This is the second in a series of blogs on the Digital Citizen. The first, ‘The Emergence of the Digital Citizen – Part One’ outlines my thoughts on how the use of new technologies ,like social media and smart phones, have gone mainstream everywhere except government. That said, this blog highlights a few great examples of government organizations that have successfully leveraged these Digital Citizen technologies, which show where government is headed.
Given that citizens increasingly expect more from government, having already adopted more and more digital channels in their personal lives, it is no surprise that government is starting to support communication via digital channels. Let me outline just three examples:
- The Voice – “I want to be heard…”
- The Sensor – “I want to help…”
- The Tax Payer – “I expect…”
The Voice – “I want to be heard…”
Government organizations seem to be either very afraid of social media or very excited about it.
There are an increasing number of smart phone apps that enable citizens to report problems and tell their friends about it. Most government organizations I’ve spoken to, perhaps not unsurprisingly, do not like this aspect of social media (which is why KANA currently does not offer this facility in KANA Mobile).
That said, almost everyone likes the idea of being able to “tap into” the ‘social chatter’ across social media sites such as Facebook and Twitter as it offers the potential to:
- get unfettered views on public sentiment (e.g. on Public Policy)
- gather intelligence on criminal threats
- offer pro-active customer service, nipping concerns posted on social media sites in the bud before they become major issues
- pro-actively manage large events such as sporting events, festivals or Christmas parades
At KANA, we think this offers fantastic potential too, which is why we are trialling our social media product, Lagan Experience Analytics, with a number of government organizations now and we will be posting the results of these endeavours in the coming months.
The Sensor – “I want to help…”
Who’d have thought it? Citizens wanting to help government deliver services? David Cameron, the UK Prime Minister, first mooted this ‘Big Society’ idea as part of his 2010 election campaign and, it’s fair to say, didn’t get a positive reaction to it. But yet, there are examples of it happening today.
One of these is in Boston, Massachusetts, who were (I believe) the first in the world to launch an integrated smart phone app with their 311 customer service solution (the KANA Lagan product). Whilst they expected people to report issues as they found them, they did not expect that a small core number of people would actually go out for city walks with the express intention of reporting problems on the city’s smart phone app. This unexpected benefit means that the city is finding out about issues sooner than previously possible, resulting in such citizens being termed ‘sensors’.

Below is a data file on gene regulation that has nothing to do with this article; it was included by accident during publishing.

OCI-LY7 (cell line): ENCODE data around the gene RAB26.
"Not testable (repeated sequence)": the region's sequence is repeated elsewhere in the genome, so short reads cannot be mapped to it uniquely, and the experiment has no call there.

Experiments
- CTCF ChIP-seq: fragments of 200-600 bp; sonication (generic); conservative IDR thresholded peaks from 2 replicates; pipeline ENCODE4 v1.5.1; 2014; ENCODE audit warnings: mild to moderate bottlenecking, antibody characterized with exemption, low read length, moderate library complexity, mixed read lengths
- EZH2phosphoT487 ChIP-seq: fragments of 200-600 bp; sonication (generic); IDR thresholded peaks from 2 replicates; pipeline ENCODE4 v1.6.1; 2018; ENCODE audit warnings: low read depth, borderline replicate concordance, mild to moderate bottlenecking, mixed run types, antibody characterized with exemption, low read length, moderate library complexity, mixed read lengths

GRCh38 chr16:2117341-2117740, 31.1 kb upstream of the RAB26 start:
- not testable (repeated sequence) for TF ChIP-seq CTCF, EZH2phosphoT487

Boston have now taken this a step further with their 2012-launched ‘street bump’ app.
The Tax Payer – “I expect…”
I’ve deliberately left this until last, because while the previous two offer benefits to government, it’s important to remember that the citizen is the one ultimately paying for government services and they are expecting a lot more today than they were five years ago.
So, what are they expecting? Well, let’s start with a single web site that provides them with appropriately secured but convenient access to government services. Let’s continue with a smart phone app that does the same, but is optimized for a mobile device. Let’s finish (for now) with the ability to pick up the phone when they absolutely have to and get answered straight away because, let’s face it, nobody likes to wait for someone to answer the phone.
Clearly, this presents a huge challenge to government.
You can read more about my thoughts on these challenges together with my suggestions on how to overcome them in the last part of this ‘Digital Citizen’ series of blogs, which is coming soon. I’m also speaking about this subject at Citizen 2012 today (28th July 2012)
As always, do let me know your thoughts on this subject!
(David Moody is VP Product Marketing, KANA)